As exciting as it is to move into new work, I really think it’s important that people are able to look back and see people that have made a way for us. August Wilson is a great example of a writer who has made a way for Black actors and actors in general. His writing is so profound. It’s important to look back to look forward.
On her decision to pursue college full-time at UCLA while balancing her acting career:
It’s important to better yourself and be able to have a different outlook on life. I especially think as a Black woman, to be educated in America, people can always degrade who you are and will always try to take things away from you. We’ve seen that time and time again, but something people can never take away from you is your education, your degree, your experience, and your knowledge. I want to have that to be able to rely on, to be able to speak about. If anything, to make me more educated, knowledgeable and open me up to new perspectives of the world.
On getting into the swing of on-campus living in the middle of a pandemic:
I am extremely excited. UCLA requires vaccination. I know that doesn’t make me 100% foolproof to not catch anything, but it does make me feel a lot safer. I know that the lectures are all going to be online so it’s just the smaller classes that you get to go to. You start to be masked up, but you get to meet people in smaller groups, which I’m excited about because I know huge, large lectures might be a little daunting for me. Ultimately, I’m just excited to get out of the house. I really didn’t have a senior year, so I’d say college has got to be a little bit of senior year. College has got to be all of it because we missed an experience, so college has got to be amazing.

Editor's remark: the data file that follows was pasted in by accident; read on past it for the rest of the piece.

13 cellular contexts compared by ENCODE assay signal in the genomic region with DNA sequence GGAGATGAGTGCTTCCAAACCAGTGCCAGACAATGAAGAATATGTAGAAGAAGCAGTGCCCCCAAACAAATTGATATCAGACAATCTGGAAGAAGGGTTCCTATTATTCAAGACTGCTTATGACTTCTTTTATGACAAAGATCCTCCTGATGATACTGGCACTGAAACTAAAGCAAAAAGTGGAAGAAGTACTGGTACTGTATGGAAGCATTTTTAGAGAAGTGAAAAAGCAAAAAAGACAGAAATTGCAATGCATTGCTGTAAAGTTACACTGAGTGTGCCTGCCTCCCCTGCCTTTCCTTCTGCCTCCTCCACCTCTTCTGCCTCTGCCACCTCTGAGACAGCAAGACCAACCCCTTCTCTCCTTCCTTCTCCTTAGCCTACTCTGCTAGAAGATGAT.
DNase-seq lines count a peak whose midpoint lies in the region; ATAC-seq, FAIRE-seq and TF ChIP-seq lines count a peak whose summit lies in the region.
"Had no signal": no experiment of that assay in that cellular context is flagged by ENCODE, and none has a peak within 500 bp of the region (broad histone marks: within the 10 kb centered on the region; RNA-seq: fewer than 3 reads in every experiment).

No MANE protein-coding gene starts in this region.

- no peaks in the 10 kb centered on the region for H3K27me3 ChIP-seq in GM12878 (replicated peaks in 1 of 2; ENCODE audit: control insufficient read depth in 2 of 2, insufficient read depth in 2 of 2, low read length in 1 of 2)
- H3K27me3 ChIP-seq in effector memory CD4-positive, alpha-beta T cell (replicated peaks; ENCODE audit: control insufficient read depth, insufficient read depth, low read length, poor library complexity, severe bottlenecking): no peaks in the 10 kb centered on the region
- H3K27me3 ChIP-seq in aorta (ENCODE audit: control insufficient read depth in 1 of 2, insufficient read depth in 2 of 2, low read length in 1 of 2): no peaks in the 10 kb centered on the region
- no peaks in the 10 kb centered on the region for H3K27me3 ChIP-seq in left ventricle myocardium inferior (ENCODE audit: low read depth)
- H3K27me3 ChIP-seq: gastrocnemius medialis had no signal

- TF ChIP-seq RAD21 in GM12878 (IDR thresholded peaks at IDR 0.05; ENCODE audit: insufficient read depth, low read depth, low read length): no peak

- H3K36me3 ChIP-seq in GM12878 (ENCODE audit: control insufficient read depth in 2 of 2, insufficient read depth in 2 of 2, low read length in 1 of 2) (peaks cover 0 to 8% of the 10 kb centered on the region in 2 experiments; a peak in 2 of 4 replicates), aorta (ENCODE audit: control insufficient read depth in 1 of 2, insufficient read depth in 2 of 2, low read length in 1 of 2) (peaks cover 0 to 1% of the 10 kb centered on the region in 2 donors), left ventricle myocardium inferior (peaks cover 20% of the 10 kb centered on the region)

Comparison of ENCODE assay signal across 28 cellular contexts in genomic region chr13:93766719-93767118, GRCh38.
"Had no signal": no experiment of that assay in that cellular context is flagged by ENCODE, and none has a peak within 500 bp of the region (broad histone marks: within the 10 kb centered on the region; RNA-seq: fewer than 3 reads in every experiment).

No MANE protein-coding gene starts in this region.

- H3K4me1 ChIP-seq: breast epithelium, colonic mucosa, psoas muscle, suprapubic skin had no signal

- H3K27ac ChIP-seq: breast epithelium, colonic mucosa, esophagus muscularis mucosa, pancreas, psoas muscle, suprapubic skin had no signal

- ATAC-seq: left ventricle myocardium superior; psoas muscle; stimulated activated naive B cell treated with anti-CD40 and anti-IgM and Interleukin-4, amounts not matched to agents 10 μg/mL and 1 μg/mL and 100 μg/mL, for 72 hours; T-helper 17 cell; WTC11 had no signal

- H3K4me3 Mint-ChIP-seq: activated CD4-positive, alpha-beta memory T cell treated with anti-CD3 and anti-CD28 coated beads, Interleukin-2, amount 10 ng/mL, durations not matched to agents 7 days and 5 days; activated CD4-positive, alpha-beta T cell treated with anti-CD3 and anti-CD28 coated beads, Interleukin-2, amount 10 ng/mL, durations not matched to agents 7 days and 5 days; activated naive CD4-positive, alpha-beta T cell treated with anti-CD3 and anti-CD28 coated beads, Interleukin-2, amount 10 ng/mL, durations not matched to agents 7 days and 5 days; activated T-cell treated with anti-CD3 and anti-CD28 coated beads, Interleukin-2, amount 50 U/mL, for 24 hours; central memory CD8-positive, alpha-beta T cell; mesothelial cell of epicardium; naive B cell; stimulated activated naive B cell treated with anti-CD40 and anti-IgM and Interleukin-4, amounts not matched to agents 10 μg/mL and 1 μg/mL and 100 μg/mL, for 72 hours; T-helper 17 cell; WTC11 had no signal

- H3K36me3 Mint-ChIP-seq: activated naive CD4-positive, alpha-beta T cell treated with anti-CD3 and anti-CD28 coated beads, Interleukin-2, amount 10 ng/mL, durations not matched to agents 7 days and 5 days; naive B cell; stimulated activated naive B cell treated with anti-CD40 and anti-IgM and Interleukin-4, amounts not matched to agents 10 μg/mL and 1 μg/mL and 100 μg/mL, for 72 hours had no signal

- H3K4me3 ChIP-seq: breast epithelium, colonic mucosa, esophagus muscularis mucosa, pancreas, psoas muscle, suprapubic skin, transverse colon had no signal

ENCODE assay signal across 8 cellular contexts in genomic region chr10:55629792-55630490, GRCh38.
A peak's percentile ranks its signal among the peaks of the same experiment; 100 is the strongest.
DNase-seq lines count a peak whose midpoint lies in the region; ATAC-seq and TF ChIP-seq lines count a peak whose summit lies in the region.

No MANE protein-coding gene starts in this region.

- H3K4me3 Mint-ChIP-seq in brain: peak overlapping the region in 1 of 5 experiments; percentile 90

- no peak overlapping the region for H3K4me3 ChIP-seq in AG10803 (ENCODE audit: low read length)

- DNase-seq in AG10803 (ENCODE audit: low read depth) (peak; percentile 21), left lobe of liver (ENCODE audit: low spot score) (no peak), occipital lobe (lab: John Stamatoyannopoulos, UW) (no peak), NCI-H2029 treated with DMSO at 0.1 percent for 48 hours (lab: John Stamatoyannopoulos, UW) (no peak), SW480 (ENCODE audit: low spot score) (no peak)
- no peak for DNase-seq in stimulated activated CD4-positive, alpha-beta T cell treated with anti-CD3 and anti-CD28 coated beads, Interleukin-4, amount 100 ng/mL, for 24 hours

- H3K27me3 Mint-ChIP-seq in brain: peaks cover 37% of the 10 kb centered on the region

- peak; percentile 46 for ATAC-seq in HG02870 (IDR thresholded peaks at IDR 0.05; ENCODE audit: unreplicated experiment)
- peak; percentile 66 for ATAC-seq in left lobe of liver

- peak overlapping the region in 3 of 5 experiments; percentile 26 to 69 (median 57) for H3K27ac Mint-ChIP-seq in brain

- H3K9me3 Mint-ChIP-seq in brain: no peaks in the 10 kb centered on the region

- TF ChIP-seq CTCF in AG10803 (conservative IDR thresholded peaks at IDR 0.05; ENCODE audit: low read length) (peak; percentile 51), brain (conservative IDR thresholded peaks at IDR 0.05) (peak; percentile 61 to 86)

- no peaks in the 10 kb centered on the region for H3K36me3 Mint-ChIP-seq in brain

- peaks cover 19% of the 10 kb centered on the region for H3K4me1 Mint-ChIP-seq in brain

On advice she’d give her younger self about balancing school and work:
I would tell my younger self to trust myself. I’m going to tell myself to trust my gut because I want to use the same thinking at UCLA. If a class isn’t working or if I want to explore something, just go for it because there’s really nothing to lose. I ended up doing independent schooling in high school and a lot of people were warning me against it, like, “Oh, it’s going to be bad, don’t do it,” but it was interesting. I actually started independent schooling online a semester before COVID happened. It ended up being an amazing choice for me because I was still able to learn online. I didn’t have to do these super long Zooms and everything like that. I really made the best choice for me to be able to learn.
Photo Credit: Tim Schaeffer Photography